Eye Infections: Symptoms, Causes and Types

Eye infections occur when harmful microorganisms such as bacteria, fungi, and viruses invade any part of the eyeball or the surrounding area.

This includes the eye’s clear front surface ( cornea ) and the thin, moist membrane that lines the outer eye and the inner eyelids (conjunctiva).

Symptoms of red-eye infection

  • Ocular pain
  • Crying eyes.
  • Dry eyes .
  • Sensitivity to light.
  • Swollen eyes.
  • Itch.
  • Blurry vision.

Every time you suspect an eye infection, you should always visit your ophthalmologist for an eye exam. Trying to self-diagnose your condition can delay effective treatment and potentially damage your eyesight.

How an infected eye looks

An endophthalmitis is a severe form of eye infection and inflammation. If you wear contact lenses, you should only use your glasses until you have visited your eye doctor to receive a diagnosis and treatment.

There are many different types of eye infections, and your ophthalmologist needs to determine the particular kind of eye infection you have to be able to prescribe the proper treatment.

Your doctor may take a sample from the affected area of ​​your eye for a culture to evaluate the exact type of infection you have, if any. This can help determine the most effective treatment, such as an antibiotic that selectively targets the type of bacteria that causes the disease.

Causes and types of eye infections

Examples of viral, fungal, and bacterial eye infections include:


Pink eye or conjunctivitis

Conjunctivitis, also called “pink eye” is a common and highly contagious eye infection that is often transmitted to children in daycare centers, classrooms, and similar settings.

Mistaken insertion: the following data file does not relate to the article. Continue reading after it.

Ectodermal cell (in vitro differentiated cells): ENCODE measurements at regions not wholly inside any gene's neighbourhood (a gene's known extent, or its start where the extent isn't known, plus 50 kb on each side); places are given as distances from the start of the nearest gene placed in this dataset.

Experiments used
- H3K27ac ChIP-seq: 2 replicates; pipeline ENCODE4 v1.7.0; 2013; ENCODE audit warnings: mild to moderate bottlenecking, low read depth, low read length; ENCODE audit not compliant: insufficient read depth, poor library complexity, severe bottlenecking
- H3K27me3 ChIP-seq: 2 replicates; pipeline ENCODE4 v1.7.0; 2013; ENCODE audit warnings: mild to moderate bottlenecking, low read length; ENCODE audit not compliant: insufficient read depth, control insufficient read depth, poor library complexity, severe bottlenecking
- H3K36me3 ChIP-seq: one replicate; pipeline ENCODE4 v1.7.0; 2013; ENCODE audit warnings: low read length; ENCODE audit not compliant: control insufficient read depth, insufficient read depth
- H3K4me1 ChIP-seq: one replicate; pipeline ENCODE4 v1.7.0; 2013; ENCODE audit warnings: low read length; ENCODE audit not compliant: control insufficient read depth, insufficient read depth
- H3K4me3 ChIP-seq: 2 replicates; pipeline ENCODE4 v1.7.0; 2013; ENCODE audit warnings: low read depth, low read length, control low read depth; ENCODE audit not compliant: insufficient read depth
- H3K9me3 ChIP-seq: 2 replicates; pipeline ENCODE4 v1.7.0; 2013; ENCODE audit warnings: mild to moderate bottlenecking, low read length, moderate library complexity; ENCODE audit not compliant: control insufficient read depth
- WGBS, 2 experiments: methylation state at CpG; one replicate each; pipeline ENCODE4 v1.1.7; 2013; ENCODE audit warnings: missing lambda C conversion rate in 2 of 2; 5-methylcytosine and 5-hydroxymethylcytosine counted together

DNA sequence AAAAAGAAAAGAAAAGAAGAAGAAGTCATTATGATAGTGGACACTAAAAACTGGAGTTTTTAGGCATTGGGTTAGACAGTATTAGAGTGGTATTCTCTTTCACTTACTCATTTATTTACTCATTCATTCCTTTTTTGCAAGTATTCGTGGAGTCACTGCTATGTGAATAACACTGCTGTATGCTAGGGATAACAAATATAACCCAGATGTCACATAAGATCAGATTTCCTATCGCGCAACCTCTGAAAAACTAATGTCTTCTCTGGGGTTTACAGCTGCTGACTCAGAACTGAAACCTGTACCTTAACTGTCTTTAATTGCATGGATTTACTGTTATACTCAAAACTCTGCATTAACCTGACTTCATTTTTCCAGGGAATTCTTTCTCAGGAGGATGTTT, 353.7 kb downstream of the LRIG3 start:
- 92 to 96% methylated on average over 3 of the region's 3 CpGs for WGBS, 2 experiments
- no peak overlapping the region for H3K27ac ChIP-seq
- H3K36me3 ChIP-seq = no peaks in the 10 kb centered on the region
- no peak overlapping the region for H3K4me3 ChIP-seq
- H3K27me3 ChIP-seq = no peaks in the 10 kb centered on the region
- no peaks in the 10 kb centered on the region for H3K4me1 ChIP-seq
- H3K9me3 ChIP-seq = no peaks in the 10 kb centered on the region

Teachers and daycare workers are also at greater risk of having eye problems when working in enclosed spaces with young children.

The common types of infectious conjunctivitis often have viral or bacterial origins.

Babies can also acquire conjunctival eye infections (gonococcal and chlamydial conjunctivitis) when a mother has a sexually transmitted disease—other viral eye infections (viral keratitis).

In addition to the common pink eye, other viral eye infections include ocular herpes, which occurs with exposure to the Herpes simplex virus.

Fungal keratitis

This type of eye infection made worldwide news in 2006 when a contact lens solution that was now being withdrawn from the market was linked to an outbreak among contact lens wearers.

Fungal eye infection was associated with fungi, commonly found in organic matter.

This and other fungi can invade the eye in different ways, such as through a penetrating wound caused by the branch of a tree.

Acanthamoeba keratosis

Contact lens wearers have a higher risk of encountering parasites that can invade the eye and cause a severe and eye-threatening infection called Acanthamoeba keratitis.

Contact lens wearers should observe specific safety tips, such as avoiding swimming with contacts placed. If you wear contact lenses while swimming or relaxing in a hot tub, remove and disinfect your lenses immediately afterward.

There is an increased risk of fungal and bacterial eye infections among contact lens wearers, and proper care of contact lenses should be followed.

FDA guidelines recommend that manufacturers include a discard date (not just an expiration date) on cleaning and disinfecting contact lenses to minimize the risk of eye infection.


Although uncommon in the United States, an eye infection known as trachoma, related to Chlamydia trachomatis, is so widespread in certain underdeveloped regions that it is one of the leading causes of blindness.

Flies can spread the infection in unhealthy environments, and reinfection is a common problem. Trachoma usually infects the inner eyelid, which begins to heal.

The scarring causes a “twist” of the eyelid, and the lashes begin to graze and destroy the corneal tissue, with resultant permanent blindness.

Good hygiene and the availability of treatments such as oral antibiotics are essential to control trachoma.


When an eye infection penetrates the inside of the eye, as with bacterial endophthalmitis, blindness can occur without immediate treatment, often with potent antibiotics.

This infection can occur with a penetrating eye injury or a rare eye surgery complication such as cataract surgery.

Each time the eyeball is penetrated and injured significantly, there is a 4 to 8 percent risk of endophthalmitis.